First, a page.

The first space I wanted to update was the kitchen. I loved the tall ceilings, the open floor plan to the living room, the shaker style cabinets and overall layout, but I did not care for the busy pattern of the backsplash or the orange tone cabinet color. The tile design itself resembled a smaller version of traditional subway tile and I liked the staggered layout, but the pattern and color needed a change.
Oh, by the way, I am doing this backwards - I completed this project and went back to write the blog post so you'll see a few screen grabs from my Instagram highlights which is why some photos have text on them.
We had planned on updating the backsplash anyway, but I thought I would try to paint it first to see if it would make enough of a difference to hold off on replacing it altogether. So here are the details on how I painted my kitchen backsplash:
1. First things first, PREP WORK IS EVERYTHING! Clean, clean and clean again. Remove all light switch outlets, label them and take the opportunity to wipe everything down. I used TSP (trisodium phosphate) I had on hand to remove any dirt, grime and grease, but I hear Krud Kutter is pretty amazing, too. Then I took rubbing alcohol to remove any residue and wiped down the tile with a dry lint-free cloth.
2. Use 1.75" - 2" wide painter's tape and tape off where the countertop and the tile meet. This will allow you to roll as close as you want without worrying about painting the countertop when you get down to where the backsplash and countertop meet. I started off with 1" and realized my mistake.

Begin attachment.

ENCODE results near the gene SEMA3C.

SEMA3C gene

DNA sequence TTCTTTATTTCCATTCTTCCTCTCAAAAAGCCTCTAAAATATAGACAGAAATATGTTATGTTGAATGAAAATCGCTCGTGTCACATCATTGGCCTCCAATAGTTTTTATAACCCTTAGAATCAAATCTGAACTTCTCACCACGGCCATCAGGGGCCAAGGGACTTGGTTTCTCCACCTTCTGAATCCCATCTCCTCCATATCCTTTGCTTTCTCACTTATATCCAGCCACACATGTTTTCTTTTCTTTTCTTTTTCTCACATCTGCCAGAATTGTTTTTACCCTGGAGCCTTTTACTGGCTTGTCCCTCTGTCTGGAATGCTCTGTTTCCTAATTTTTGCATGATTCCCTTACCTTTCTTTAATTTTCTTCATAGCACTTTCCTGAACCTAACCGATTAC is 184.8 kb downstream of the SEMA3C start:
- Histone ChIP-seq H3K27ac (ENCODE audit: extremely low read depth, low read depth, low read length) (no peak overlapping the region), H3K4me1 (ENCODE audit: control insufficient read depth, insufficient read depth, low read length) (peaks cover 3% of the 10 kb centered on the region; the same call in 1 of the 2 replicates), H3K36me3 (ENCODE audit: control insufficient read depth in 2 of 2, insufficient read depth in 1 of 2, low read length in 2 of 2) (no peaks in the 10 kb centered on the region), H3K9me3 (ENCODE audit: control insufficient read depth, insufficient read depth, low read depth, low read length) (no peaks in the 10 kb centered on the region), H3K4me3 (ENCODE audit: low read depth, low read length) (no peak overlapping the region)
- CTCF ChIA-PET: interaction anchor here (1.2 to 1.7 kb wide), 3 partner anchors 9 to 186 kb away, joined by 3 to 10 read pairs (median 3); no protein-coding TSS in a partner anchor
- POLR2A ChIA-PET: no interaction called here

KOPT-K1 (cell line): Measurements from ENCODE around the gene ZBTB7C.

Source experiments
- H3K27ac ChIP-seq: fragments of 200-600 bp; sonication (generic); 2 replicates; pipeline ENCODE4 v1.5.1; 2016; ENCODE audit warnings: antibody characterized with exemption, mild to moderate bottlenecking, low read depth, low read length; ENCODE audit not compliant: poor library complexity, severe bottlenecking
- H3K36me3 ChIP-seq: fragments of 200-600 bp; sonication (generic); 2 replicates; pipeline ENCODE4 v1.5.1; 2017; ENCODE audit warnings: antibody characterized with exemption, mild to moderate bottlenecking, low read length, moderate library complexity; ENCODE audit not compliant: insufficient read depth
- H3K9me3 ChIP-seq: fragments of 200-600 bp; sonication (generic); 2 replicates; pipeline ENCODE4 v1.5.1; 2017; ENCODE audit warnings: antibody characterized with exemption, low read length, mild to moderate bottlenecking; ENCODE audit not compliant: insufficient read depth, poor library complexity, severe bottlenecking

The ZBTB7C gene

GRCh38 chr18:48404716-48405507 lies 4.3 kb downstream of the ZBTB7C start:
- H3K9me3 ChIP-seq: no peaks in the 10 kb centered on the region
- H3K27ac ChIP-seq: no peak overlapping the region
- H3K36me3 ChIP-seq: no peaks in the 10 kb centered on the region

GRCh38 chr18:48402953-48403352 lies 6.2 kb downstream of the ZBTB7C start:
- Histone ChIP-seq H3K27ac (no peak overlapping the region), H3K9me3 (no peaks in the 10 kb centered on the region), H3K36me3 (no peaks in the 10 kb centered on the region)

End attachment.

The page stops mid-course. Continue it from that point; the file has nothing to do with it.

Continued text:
3. I used Zinsser's BIN primer as "paint" meaning I never applied any actual paint color, only the white BIN primer was used. I used a 4" fine finish foam roller similar to these to roll the paint on. Since it was difficult to get into some areas of the grout, I used a small paintbrush to wiggle & work the primer into the grout.
I had to apply two coats of primer for a solid white background. Make sure you allow the primer to dry fully in between coats. I waited a day or two.
Since it was pretty opaque already due to the white primer's coverage, I actually left it for quite awhile just like this. I intended to go over with sealant or paint, but months had passed and I was shocked how well it held up. The only area that got dirty was behind the sink and there was two or three areas that had flaked off so I would suggest sealing it right away if you want it to last and you'd need to do caulk where the counter top and the backsplash meet, but since I intend to re-tile the backsplash, I left it as-is because I don't want to make more work for myself when we go to replace the backsplash and maybe one day, countertops.
This was after we painted the backsplash, but before we painted the kitchen cabinets.
BEFORE BUDGET KITCHEN MAKEOVER
AFTER THE COMPLETED BUDGET KITCHEN MAKEOVER
That's it! A super simple DIY project that completely changed the look of the space. Click here for how we painted our kitchen cabinets and see our DIY shiplap which is the same method we used for our island in the kitchen, as well.